After a series of stock market crashes in 1929, the Jazz Age came to an end, and in the years that followed, the Depression led many women to return to the less expensive traditions of their grandmothers, choosing to simply wear their best dresses on their wedding days.
Wedding cakes were initially thought of as a luxury item, as the refined sugars needed to make pure white frosting were very expensive. In fact, the term "royal icing" came about thanks to Queen Victoria and her extravagant, multitiered white-frosted wedding cake. Pictured here is a wedding cake from 1930.
Prince Monolulu and his bride surrounded by crowds on August 19, 1931. Prince Monolulu (1881-1965) was a popular figure at British racecourses in the 1930s and 1940s.
Proof that couples have been attempting unique and quirky weddings for decades: This couple seals the deal with a kiss on a surfboard on December 3, 1932, just off Catalina Island, California.
Bring on the open bar! Prohibition was repealed on December 5, 1933, meaning wedding guests could now legally raise a glass to the newlyweds.
The first issue of BRIDES magazine hit newsstands in 1934 under the title So You're Going to Be Married, before being renamed.
The Bride of Frankenstein hit theaters in April that year, giving moviegoers everywhere a look into the disaster than can ensue when one tries to force a woman into a marriage she doesn't want.
Famed English tennis player Eileen Bennett wed racehorse trainer Marcus Marsh on September 28, 1936. She often wore headbands on the court and chose to walk down the aisle in a headpiece and long veil, which were in fashion at the time.
King Edward VIII gave up his crown to marry Wallis Simpson, a twice-divorced American, on June 1937. At just 326 days, Edward's reign was one of the shortest in British history.
At Grosvenor House in London, a model shows off a luxury gown made of 48 yards of satin and 22 yards of tulle. On average, 1930s brides paid $1,092 in today's dollars for their dresses.
With the start of World War II, bridal fashions became more modest. Weddings were often planned in a few days, to accommodate men who were on short-notice leave. Pictured above, professional golfer Henry Cotton and his bride, Mrs. M. I. Moss, on their wedding day. A sign in the background points to an air-raid shelter.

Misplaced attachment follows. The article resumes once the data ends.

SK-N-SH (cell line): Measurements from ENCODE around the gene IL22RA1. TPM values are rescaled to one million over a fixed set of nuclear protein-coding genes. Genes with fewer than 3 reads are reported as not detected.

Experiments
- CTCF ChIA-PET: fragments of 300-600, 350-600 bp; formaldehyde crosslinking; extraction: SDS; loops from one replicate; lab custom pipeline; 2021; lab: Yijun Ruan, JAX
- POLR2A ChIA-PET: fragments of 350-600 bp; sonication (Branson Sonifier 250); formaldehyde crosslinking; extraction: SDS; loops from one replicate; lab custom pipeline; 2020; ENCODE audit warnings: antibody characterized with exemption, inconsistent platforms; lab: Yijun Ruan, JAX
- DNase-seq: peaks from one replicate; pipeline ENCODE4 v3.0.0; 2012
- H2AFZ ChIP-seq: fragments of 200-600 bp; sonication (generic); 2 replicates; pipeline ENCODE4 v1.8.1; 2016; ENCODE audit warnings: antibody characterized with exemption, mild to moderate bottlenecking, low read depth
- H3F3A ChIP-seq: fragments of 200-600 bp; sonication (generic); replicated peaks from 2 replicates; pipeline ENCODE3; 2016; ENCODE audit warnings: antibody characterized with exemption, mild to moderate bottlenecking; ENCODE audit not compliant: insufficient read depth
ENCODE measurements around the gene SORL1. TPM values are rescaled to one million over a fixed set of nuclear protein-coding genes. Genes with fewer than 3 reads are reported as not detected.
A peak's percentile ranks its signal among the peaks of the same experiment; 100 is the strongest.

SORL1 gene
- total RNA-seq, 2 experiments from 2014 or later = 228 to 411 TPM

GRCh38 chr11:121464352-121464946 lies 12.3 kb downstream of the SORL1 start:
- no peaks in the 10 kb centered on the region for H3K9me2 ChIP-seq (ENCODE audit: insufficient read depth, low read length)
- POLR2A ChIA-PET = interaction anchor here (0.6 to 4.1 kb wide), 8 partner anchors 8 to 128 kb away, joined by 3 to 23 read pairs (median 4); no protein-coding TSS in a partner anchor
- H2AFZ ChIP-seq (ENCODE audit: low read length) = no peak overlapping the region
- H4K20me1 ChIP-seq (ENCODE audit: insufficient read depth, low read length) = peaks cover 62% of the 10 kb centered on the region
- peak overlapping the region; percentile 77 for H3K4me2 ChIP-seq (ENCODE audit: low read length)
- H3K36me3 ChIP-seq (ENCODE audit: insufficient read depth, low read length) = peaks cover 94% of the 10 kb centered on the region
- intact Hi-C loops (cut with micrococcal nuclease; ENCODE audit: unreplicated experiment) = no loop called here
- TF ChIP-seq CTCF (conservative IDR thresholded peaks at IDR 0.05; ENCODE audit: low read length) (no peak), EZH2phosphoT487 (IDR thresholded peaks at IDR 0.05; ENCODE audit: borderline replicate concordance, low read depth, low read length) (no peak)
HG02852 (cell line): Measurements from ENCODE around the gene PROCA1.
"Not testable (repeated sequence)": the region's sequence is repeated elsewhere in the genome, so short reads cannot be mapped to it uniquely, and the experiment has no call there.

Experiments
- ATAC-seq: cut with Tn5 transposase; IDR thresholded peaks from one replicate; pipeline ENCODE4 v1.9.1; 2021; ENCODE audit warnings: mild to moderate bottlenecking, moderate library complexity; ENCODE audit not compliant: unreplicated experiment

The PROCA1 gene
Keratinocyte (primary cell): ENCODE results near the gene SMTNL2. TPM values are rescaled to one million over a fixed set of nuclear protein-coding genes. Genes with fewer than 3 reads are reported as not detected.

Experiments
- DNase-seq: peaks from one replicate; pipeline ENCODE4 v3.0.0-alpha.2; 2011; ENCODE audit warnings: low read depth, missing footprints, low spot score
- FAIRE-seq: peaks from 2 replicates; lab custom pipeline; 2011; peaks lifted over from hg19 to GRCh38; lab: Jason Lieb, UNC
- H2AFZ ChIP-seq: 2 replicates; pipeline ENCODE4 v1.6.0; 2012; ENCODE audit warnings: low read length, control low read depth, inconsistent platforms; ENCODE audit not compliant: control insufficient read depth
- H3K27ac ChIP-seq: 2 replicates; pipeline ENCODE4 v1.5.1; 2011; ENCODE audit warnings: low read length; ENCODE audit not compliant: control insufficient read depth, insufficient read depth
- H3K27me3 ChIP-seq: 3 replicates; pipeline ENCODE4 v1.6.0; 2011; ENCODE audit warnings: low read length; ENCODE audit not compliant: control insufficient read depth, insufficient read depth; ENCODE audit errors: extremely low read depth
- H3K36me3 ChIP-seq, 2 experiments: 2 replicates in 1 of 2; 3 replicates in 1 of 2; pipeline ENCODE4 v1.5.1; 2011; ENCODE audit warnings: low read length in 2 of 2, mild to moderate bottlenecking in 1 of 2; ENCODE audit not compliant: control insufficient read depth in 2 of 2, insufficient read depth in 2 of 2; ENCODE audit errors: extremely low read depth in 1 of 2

Prior to World War II, male wedding bands were not as common as they are today. American men chose to wear these rings while fighting overseas to remind themselves of their wives and families back home.
Heiress Gloria Vanderbilt wed movie producer Pat DiCicco in Beverly Hills on December 28,1941. Even back then, the future fashion designer was ahead of her time: Even though cake toppers (reportedly) made their debut during the Victorian era, they didn't become popular until the 1950s.
Sixteen-year-old Marilyn Monroe (then known as Norma Jean Baker) married her 21-year-old neighbor, James Dougherty, on June 19, 1942.
Actress Carole Landis may have danced the Jitterbug to big band music, as was customary at the time, during her 1943 reception. Landis married Air Force captain Thomas Wallace on January 23.
Wartime weddings, such as this English couple's town hall ceremony, often saw the groom wearing his military uniform, while the bride donned her best dress in lieu of a gown.
With the war over, Americans were ready to eat, drink and be married! Their celebratory mood sparked the Baby Boomer generation.